According to reports by MoneyWeb, MMM South Africa collapsed in 2016 and its operators have disappeared with their victims’ funds. MMM announced on its South African Facebook page that the RB “was an experiment, and, unfortunately, it failed”. Victims who were involved in the scam, lost all their invested bitcoin as their accounts online were frozen as is traditionally the case when scammers collapse their schemes.

Onecoin

Onecoin is an alleged pyramid scheme that is claiming to have its own blockchain and cryptocurrency. However, no proof that its blockchain exists has ever been presented, whereas every other blockchain has a blockchain explorer where transactions can be viewed. Furthermore, its “digital currency” is not listed on CoinMarketCap as it is widely believed not to exist at all.

bitcoin hyipsAt the moment, Onecoin is under investigation by law enforcement departments in several countries across the globe including the UK, Germany, and India, where arrests were made.. Even the central bank in Uganda has warned its citizens about OneCoin.  Nonetheless, you will still find OneCoin “investors” send out promotional material with referral links to unknowing users online in the hope to make money by perpetuating the scheme.

MMM and OneCoin are two of the most prominent alleged bitcoin scams in Africa but there are much more. Many of them promise high returns from bitcoin cloud mining but are in reality just another form of Ponzi scheme.

How To Avoid Becoming Victim to a Bitcoin Scam

1. Ensure that company details and names of the owners are listed and real!

Most bitcoin scams will not list the company address nor have a team section that clearly outlines who runs the business and who the owners are. This is a clear red flag, so it should be the first thing to look out for.

If the company is legally registered and there are owners listed, go do a quick google search and see if these details are actually real. Fraudsters will happily provide false information in the hope that their victims do not conduct thorough research.

2. If the scheme “guarantees” you returns, it’s a scam!

If you come across a website or a system that guarantees you returns, it is almost certain to be a scam. There is always a risk when it comes to investing, so returns can never be guaranteed.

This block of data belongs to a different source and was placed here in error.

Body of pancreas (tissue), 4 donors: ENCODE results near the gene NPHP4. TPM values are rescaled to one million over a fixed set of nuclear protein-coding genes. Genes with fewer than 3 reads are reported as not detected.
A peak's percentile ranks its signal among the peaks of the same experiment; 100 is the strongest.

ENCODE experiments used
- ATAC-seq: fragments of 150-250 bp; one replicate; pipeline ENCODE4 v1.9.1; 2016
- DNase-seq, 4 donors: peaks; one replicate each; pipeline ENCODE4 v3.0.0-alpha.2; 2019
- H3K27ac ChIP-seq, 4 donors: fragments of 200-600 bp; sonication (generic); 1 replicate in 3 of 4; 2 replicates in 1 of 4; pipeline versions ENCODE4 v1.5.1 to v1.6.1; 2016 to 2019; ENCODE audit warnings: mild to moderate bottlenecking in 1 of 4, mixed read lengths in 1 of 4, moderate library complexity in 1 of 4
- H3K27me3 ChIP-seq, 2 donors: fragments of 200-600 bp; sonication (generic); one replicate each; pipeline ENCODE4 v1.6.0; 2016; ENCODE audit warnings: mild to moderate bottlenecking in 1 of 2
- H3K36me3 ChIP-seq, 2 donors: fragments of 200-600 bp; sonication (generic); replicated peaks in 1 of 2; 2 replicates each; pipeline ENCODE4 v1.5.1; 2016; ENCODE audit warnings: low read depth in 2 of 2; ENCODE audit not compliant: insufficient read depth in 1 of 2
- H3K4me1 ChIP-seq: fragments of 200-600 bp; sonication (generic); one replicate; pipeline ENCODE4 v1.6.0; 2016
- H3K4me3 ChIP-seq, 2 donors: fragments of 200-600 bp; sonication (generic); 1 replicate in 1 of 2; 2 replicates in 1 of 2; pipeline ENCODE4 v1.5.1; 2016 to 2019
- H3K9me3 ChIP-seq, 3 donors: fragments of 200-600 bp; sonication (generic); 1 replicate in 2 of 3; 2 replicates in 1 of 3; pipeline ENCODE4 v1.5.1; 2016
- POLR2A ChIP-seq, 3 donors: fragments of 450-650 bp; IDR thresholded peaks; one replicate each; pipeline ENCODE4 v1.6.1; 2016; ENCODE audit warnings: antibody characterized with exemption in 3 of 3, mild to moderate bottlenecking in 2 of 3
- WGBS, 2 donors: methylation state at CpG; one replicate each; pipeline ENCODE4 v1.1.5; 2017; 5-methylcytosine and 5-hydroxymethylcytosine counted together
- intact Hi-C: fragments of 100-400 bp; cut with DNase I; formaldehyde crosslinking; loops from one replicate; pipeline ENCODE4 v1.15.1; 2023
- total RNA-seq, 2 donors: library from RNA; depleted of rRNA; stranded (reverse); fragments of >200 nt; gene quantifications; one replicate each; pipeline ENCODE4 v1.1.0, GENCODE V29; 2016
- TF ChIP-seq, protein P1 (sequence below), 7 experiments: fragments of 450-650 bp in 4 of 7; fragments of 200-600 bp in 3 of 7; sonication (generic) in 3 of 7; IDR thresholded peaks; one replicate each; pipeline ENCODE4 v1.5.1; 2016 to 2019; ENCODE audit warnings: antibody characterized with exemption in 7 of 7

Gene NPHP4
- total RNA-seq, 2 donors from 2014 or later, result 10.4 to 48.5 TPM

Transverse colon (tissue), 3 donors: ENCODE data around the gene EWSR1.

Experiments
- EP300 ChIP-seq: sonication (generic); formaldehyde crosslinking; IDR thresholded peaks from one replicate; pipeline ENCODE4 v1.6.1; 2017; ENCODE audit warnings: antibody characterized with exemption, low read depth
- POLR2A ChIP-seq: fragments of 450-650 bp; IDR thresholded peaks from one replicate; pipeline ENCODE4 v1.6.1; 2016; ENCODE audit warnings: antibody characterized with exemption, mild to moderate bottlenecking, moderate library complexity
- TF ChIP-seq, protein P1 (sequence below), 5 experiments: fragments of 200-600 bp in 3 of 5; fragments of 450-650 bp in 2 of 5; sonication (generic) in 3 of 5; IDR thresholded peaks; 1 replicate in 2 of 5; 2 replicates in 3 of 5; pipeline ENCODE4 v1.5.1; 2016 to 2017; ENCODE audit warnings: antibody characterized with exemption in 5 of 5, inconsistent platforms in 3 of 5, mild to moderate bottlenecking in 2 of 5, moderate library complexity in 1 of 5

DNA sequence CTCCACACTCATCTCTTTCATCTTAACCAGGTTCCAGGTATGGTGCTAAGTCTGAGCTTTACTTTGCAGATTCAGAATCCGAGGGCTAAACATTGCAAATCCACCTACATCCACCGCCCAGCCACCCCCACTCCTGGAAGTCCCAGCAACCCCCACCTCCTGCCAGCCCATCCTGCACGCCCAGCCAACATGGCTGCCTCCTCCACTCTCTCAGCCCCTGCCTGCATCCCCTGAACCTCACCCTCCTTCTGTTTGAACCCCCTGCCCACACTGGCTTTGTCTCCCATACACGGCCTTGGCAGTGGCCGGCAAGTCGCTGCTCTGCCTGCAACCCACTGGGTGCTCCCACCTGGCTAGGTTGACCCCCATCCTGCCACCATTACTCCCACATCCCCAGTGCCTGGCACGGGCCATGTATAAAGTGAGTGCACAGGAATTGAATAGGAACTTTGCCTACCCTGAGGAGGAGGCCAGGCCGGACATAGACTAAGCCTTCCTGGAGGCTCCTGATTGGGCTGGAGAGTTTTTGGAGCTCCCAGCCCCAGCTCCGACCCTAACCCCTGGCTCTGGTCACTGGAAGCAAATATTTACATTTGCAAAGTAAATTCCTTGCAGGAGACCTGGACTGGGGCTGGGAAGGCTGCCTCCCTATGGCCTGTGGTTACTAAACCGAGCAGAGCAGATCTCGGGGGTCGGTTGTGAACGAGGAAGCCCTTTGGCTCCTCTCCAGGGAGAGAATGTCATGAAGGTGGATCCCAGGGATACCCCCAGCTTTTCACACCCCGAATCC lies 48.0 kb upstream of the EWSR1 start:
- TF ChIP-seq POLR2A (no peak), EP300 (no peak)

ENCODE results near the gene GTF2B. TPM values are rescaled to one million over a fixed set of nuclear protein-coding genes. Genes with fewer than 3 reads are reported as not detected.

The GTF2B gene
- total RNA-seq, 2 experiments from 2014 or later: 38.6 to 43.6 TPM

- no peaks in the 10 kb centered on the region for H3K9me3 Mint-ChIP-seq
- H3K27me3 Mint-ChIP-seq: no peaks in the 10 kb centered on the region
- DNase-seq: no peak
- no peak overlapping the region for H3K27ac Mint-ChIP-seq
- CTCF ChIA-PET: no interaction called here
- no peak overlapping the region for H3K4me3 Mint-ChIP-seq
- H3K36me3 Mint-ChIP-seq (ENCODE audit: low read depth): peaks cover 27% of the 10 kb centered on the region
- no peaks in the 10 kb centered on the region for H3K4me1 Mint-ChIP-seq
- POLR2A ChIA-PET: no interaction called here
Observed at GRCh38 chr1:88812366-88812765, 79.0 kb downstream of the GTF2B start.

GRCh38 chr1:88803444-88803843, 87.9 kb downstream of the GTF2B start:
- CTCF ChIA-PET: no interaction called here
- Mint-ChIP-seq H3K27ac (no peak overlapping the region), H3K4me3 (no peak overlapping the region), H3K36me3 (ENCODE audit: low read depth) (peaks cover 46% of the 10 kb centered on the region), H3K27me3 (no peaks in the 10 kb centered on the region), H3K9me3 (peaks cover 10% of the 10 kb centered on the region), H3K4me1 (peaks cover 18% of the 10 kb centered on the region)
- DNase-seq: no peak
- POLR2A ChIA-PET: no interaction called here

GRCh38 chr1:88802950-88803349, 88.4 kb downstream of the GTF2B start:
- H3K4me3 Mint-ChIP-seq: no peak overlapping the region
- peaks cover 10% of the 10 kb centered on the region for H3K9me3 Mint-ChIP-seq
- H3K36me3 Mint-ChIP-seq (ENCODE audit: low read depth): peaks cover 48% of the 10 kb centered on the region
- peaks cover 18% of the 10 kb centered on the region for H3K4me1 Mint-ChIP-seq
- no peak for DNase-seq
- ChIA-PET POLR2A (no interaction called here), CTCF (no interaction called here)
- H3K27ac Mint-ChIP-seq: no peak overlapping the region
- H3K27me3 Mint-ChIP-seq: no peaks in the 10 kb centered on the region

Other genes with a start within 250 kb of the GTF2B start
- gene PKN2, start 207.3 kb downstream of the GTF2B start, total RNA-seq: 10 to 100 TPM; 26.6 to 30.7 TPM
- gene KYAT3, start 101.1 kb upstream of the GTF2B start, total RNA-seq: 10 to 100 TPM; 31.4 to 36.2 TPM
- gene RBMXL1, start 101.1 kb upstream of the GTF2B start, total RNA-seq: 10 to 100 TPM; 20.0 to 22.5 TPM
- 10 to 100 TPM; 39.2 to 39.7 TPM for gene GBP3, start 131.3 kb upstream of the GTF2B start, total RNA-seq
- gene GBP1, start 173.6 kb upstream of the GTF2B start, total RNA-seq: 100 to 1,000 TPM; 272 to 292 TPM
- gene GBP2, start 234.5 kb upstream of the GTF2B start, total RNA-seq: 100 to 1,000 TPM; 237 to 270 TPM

3. If the returns they state that they will generate for you are very high, that’s a red flag!

Despite the sometimes fast-increasing value of digital currencies, if you come across a scheme that tells you that it will double your bitcoin within a month or pay you 10 percent return per day, for example, you will have come across a scam with pretty much 100 percent certainty.

Just use common sense, how would a company be able to pay you 10 percent or even 1 percent returns per day other than by using the money from one investor and giving to the next as Ponzi schemes do? Bitcoin mining will definitely not make you 1 percent per day. That is mathematically impossible as we know how much the blockchain can pay out in rewards each day.

4. Read unbiased reviews online and reach out to users to hear about their experiences!

Another great way to check if an investment platform is legitimate is to find unbiased reviews and to reach out to users who have invested there. However, be wary of those who send you referral links or have them in their reviews as these opinions are not unbiased. Individuals who send you referral links when they give you their opinion are only looking to cash in on referral income, which is how participants in Ponzi schemes make money until the scheme collapses.

5. Check if the company is listed on badbitcoin.org!

The gentlemen who run the website badbitcoin.org provide an invaluable service to bitcoin novices who are tempted by high-returns promising investment schemes that are in reality just straightforward scams. The platform lists most known bitcoin scams and new sites are added on a regular basis.

6. The Golden Rule is: “If something sounds too good to be true, it probably is!”

Probably the easiest way to determine whether something is a scam or not is if it sounds too good to be true. If you are being guaranteed high returns that you can make passively online by “just” investing a few hundred dollars, you will almost certainly have come across a scam.

7. There are no legitimate bitcoin HYIPs or MLM schemes. They are all scams!

Finally, not falling for a bitcoin investment scheme in the form of a high yield investment plan or MLM/pyramid scheme is actually very easy because every single one that you come across online is a scam.